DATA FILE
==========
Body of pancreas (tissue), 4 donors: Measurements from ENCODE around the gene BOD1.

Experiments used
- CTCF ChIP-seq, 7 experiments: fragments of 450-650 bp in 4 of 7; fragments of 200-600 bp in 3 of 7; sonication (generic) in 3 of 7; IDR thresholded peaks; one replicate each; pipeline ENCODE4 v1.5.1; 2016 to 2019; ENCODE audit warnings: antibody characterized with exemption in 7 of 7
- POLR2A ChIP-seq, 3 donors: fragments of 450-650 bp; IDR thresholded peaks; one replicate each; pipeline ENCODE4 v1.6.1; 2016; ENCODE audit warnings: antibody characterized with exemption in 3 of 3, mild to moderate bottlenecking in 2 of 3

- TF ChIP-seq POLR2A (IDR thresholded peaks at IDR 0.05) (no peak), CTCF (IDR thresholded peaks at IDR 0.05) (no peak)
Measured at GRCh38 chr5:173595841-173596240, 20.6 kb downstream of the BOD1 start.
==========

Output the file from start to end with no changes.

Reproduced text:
Body of pancreas (tissue), 4 donors: Measurements from ENCODE around the gene BOD1.

Experiments used
- CTCF ChIP-seq, 7 experiments: fragments of 450-650 bp in 4 of 7; fragments of 200-600 bp in 3 of 7; sonication (generic) in 3 of 7; IDR thresholded peaks; one replicate each; pipeline ENCODE4 v1.5.1; 2016 to 2019; ENCODE audit warnings: antibody characterized with exemption in 7 of 7
- POLR2A ChIP-seq, 3 donors: fragments of 450-650 bp; IDR thresholded peaks; one replicate each; pipeline ENCODE4 v1.6.1; 2016; ENCODE audit warnings: antibody characterized with exemption in 3 of 3, mild to moderate bottlenecking in 2 of 3

- TF ChIP-seq POLR2A (IDR thresholded peaks at IDR 0.05) (no peak), CTCF (IDR thresholded peaks at IDR 0.05) (no peak)
Measured at GRCh38 chr5:173595841-173596240, 20.6 kb downstream of the BOD1 start.